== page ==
Certified Duct Sealing
What Is Certified Duct Sealing?
It is an Underwriters Laboratory (UL) Certified patented process called Aeroseal and is supported by the Environmental Protection Agency (EPA). Aeroseal is the only recognized duct sealing process available that seals the ductwork for new construction or in your existing home or commercial building from the inside. We seal all of the duct work, to prevent air leakage, even the inaccessible duct work behind walls, under floors and in attics are sealed. The patented Aeroseal diagnostic air duct system sealing process is the most effective, affordable, and viable method of sealing the central heating and cooling ductwork in your home or business.
The Aeroseal process won the "Best of What's New" award from Popular Science magazine, and the "Energy 100" award from the U.S. Department of Energy (DOE). The DOE also rated the Aeroseal duct sealing process as one of the 23 most beneficial technologies available to American consumers that have come out since the agency was created.
What Is Duct Work?
Ductwork is what distributes the conditioned (heated, cooled and filtered) air throughout your home or commercial establishment.
Why Should I Get The Duct Work Sealed In My Home?
The U.S. Department of Energy and the Electric Power Research Institute determined 25% to 40% of the heating and cooling energy put out by heating, ventilating and air conditioning systems ... is lost through the duct system.
We at Comfort Solutions, Inc. have been seeing duct leakage averaging 40% -50% in residential homes in our area.
Duct sealing saves energy and is cost-effective (depending on the length of time you plan to be in your home). In our experience we have seen a more even distribution of temperature within the home.
Why Should Ducts In Commercial Buildings Be Sealed?
Duct sealing in commercial buildings is cost-effective, saves energy, improves air and thermal distribution (comfort and ventilation), and reduces cross contamination between different zones in the building (i.e., smoking vs. non-smoking, bio-aerosols, localized indoor air pollutants).
Are You Going To Destroy My Home Or Office?
Absolutely not. The Aeroseal process allows us to seal the ductwork from the inside. However, from time to time, we may find a duct system that will not seal because a duct is disconnected behind a wall or above a ceiling. Should this occur, we will discuss the options with you to address the problem. In many cases, we can run a video camera into the duct system and pinpoint the break that needs repaired.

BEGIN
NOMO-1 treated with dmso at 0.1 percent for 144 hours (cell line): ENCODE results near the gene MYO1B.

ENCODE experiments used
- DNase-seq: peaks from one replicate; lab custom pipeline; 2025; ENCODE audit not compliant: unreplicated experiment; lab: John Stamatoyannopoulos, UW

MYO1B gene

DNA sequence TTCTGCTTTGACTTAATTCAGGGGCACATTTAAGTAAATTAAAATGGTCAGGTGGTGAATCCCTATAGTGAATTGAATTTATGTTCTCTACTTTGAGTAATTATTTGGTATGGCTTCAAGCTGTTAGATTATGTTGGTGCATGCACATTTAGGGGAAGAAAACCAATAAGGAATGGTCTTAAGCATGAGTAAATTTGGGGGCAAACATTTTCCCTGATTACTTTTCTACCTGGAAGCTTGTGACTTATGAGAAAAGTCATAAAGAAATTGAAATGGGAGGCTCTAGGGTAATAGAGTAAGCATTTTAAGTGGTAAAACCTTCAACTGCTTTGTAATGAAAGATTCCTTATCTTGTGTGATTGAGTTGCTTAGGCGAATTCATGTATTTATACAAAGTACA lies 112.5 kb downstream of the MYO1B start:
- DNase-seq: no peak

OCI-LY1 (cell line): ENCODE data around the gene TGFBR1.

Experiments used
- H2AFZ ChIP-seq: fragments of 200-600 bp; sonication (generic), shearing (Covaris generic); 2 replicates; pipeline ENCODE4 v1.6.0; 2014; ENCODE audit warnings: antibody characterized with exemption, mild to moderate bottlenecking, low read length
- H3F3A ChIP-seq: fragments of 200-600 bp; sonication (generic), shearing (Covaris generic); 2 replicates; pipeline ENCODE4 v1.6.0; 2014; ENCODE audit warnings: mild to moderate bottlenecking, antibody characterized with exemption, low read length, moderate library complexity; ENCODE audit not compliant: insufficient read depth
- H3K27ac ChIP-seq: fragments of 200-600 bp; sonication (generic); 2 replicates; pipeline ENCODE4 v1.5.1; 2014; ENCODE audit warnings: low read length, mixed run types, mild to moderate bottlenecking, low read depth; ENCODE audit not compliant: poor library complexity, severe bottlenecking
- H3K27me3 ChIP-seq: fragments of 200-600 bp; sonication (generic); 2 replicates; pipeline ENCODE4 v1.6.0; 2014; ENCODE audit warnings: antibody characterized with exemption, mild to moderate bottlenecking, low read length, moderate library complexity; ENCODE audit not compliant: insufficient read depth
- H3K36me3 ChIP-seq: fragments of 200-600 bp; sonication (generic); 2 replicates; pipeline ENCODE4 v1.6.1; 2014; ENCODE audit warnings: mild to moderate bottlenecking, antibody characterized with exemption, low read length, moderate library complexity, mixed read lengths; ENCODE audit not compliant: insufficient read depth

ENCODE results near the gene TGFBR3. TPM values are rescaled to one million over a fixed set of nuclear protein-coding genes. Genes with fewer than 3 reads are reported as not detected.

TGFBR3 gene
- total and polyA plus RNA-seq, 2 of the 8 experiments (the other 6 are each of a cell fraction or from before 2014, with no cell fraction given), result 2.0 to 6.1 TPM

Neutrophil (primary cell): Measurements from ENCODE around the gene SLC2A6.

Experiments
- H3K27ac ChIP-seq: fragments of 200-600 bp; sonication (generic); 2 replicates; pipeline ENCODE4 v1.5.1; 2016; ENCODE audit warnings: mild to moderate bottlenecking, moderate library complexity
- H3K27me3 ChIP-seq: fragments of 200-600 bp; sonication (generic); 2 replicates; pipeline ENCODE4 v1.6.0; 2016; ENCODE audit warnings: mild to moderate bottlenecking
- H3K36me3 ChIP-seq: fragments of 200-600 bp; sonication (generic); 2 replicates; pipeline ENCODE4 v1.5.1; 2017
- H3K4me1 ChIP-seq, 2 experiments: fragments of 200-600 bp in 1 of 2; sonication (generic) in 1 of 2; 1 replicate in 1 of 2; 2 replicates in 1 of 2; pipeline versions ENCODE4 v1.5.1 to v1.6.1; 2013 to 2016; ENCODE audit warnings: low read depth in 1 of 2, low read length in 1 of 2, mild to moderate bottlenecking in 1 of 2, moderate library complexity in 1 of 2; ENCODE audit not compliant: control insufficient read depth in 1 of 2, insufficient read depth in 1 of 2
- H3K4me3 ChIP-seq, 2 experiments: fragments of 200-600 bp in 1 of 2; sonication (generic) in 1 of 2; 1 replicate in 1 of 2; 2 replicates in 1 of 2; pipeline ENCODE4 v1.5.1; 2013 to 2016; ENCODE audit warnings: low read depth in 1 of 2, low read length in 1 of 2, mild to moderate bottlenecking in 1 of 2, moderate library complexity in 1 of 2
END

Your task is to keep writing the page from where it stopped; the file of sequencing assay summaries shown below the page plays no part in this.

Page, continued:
How Does The Aeroseal Process Work?
The first thing we do is a duct cleaning to rid the ductwork of all debris. Next, Comfort Solutions, Inc.’s Aeroseal team begins by removing all the supply registers (these are the openings in the floor and wall that the conditioned air comes out) and return grills (these are the openings usually on the wall that allows the air to go back to the heating and cooling equipment to be conditioned) in your home. Once all the registers and grills are removed, we plug all the openings with a special foam material. While part of our team is plugging the registers and grills, other team members will begin setting up the sealing equipment and the computer that calculates the amount of duct leakage.
A hole will be cut in the supply and return ducts to hook up the sealing machine. Once all of this is completed, we will calculate the amount of leakage in your duct system (average duct leakage we have been seeing range between 40% - 50%). After we establish the leakage amount, we begin the sealing process. Anywhere there is a void in the duct work, like a vacuum to pull the sealant to the hole. The sealant will then build onto itself until the hole is blocked with sealant.
Is The Sealant Material Safe?
The sealant material consists of a water-based solution (65% water) prior to application. The dried sealant material primarily contains two chemicals, vinyl acetate polymer (VAP) and 2-ethyl-1 hexanol (2E1H). The vast majority of what is left in the duct system is VAP, which has been used in water-based paints, adhesives, chewing gum, and hair spray and has no OSHA Exposure Limit. 2E1H is a common industrial solvent and is not considered toxic by OSHA.
A review of the literature showed no ill effects after long-term exposure to concentrations of 200 parts per million. The largest concentration of 2E1H measured in test houses during the sealing process was 1 part per billion (200,000 times smaller). Additional testing by UL showed no signs of mold growth or erosion.
How Long Will The Aeroseal Last?
The Aeroseal process is guaranteed for ten years. Scientists at Lawrence Berkeley National Laboratory tested the performance of Aeroseal seals for 4 years under accelerated conditions which simulated a ten year usage span, and observed no failures.
We believe in offering products and services that we feel are beneficial to our customers. We strongly believe that Aeroseal is a winning service... even in new construction!
Please do not hestitate to contact us to set up an Aeroseal appointment
by calling 703-COMFORT/703-266-3678
Personal Testimonial- Mr. Jones (the president of Comfort Solutions) had his home sealed in 2003 and recently had a video camera scope sent into his ducts and there were no signs of deterioration.